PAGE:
ALBANY, N.Y. (NEWS10) — Rensselaer County’s only birthing center will close even after a community outcry to keep the facility open. The Burdette Birth Center will close by spring 2024 if the NYS Department of Health (DOH) signs off on the closure plan. Elizabeth Gray is a Burdett Birth Center patient worried about the community’s impact.

“It worries me because it would affect our community more broadly,” Gray said. “When those care disparities start to present themselves as a result of losing this resource, it affects our community really deeply.”

On Monday, the hospital released its Health Equity Impact Assessment (HEIA), which details patient impact. Rozara Sanders is with The Save The Burdett Birth Center Coalition and says the coalition will release their HEIA on Tuesday for review.

“I’m hoping to see the DOH deny their certificate of need and to read over our Health Equity Impact Assessment,” she said.

The coalition calls St. Peter’s report a failure to address the significant challenges realistically.
The report surveyed 750 people, of which 98 percent were against the closure. Among the issues, transportation was number one because not all patients have a car, and many depend on public transportation.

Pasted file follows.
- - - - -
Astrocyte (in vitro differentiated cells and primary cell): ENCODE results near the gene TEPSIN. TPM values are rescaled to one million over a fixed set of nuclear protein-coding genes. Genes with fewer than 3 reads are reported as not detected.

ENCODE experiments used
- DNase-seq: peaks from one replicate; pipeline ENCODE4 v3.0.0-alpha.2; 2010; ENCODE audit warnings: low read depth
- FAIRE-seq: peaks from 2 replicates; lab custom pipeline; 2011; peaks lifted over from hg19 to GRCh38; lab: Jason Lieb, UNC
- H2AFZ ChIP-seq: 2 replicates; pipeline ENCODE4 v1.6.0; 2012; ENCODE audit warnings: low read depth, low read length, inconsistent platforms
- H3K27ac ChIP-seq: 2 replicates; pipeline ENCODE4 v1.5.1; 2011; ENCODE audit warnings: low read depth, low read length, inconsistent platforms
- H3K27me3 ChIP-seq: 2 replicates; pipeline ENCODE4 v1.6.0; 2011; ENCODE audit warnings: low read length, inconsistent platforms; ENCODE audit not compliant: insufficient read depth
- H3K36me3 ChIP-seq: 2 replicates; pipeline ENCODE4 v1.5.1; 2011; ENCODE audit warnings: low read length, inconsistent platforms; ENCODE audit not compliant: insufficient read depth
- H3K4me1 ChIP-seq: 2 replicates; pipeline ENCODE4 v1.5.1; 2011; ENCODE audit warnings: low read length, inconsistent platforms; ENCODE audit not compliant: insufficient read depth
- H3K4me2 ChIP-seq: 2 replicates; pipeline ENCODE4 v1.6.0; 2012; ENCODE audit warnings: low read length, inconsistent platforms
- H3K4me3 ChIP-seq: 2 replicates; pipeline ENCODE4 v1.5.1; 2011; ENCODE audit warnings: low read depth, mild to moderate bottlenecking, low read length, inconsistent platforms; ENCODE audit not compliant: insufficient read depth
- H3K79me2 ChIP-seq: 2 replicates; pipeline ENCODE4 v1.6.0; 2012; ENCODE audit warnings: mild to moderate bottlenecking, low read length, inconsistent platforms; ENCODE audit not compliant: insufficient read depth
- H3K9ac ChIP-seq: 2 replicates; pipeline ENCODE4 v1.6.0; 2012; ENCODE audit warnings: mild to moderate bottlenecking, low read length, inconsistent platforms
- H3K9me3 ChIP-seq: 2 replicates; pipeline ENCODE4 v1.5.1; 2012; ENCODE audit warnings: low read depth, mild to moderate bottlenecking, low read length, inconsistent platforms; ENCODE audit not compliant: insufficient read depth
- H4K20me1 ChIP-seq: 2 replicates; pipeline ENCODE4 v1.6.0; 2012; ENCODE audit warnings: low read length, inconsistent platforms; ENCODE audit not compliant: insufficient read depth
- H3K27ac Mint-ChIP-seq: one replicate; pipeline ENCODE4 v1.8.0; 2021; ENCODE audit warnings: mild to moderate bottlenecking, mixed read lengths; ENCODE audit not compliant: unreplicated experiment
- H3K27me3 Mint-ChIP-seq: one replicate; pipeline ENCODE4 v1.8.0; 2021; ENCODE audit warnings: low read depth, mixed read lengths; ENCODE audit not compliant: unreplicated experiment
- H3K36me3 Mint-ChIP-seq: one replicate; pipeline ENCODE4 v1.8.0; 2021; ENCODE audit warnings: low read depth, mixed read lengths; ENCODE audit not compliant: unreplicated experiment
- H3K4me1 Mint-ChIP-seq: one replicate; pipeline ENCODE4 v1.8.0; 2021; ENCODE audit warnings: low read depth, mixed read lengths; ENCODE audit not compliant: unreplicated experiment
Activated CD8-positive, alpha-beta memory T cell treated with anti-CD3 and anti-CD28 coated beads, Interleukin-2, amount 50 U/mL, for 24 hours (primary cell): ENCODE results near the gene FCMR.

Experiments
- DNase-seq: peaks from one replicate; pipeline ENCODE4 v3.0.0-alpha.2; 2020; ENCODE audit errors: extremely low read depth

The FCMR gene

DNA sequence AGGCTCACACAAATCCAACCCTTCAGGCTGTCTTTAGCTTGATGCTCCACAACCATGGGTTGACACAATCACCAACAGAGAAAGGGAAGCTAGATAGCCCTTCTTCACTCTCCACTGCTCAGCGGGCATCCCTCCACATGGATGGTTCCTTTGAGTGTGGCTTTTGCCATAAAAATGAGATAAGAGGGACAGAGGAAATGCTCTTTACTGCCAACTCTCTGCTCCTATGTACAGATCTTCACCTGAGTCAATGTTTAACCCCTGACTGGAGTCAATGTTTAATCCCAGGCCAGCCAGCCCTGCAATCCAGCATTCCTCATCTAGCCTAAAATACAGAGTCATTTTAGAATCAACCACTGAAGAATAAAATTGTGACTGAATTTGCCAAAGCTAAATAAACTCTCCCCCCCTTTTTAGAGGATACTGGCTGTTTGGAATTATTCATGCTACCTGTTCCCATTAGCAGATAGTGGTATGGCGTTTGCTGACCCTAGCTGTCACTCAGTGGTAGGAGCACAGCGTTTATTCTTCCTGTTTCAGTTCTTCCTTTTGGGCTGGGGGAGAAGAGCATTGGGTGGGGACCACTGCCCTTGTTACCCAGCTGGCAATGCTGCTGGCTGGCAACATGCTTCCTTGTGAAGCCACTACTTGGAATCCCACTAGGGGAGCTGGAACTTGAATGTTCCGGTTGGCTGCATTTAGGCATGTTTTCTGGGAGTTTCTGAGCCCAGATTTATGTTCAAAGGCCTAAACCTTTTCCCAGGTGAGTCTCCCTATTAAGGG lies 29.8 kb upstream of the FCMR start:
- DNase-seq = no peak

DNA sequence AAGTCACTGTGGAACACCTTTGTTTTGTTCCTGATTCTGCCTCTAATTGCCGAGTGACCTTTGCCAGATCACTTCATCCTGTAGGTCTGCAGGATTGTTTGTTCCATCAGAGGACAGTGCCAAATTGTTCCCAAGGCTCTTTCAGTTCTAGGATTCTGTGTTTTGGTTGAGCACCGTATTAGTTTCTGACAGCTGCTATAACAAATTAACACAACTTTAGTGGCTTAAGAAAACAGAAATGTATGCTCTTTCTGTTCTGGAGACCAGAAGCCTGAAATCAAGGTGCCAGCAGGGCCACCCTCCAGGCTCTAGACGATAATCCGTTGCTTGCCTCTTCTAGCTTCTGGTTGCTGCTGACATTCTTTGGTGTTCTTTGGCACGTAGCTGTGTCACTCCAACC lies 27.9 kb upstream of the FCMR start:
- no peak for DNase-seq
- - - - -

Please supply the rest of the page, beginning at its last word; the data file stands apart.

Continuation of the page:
Advocates said patients would have a 20-minute drive to the St. Peter’s Albany location to give birth. Other issues included the accessibility of midwives and pre and post-natal care. But Dr. Steven Hanks, President and CEO of Trinity Health New York, said those services will not be affected.

“We are not eliminating care for any single patient,” he said. “Everyone will still have access to all the physicians and midwives they have always had access to. The pre-natal, post-natal, and emergency care…will all still be provided- right where it’s always been provided in Rensselaer County. And the only thing that’s changing is the site of birth.”

The report also recommended that the hospital offer free and discounted patient transportation. But Rozara Sanders still hopes other moms will have the same convenient care she did.

“And we just had the most incredible experience there. And you know, St. Peter’s can say that they’re willing to integrate a midwifery model of care, but saying that… Putting those words out there and changing the culture are two very different things,” she said.

The state DOE still has to sign off on the final approval, and the center would close by June 30th, 2024.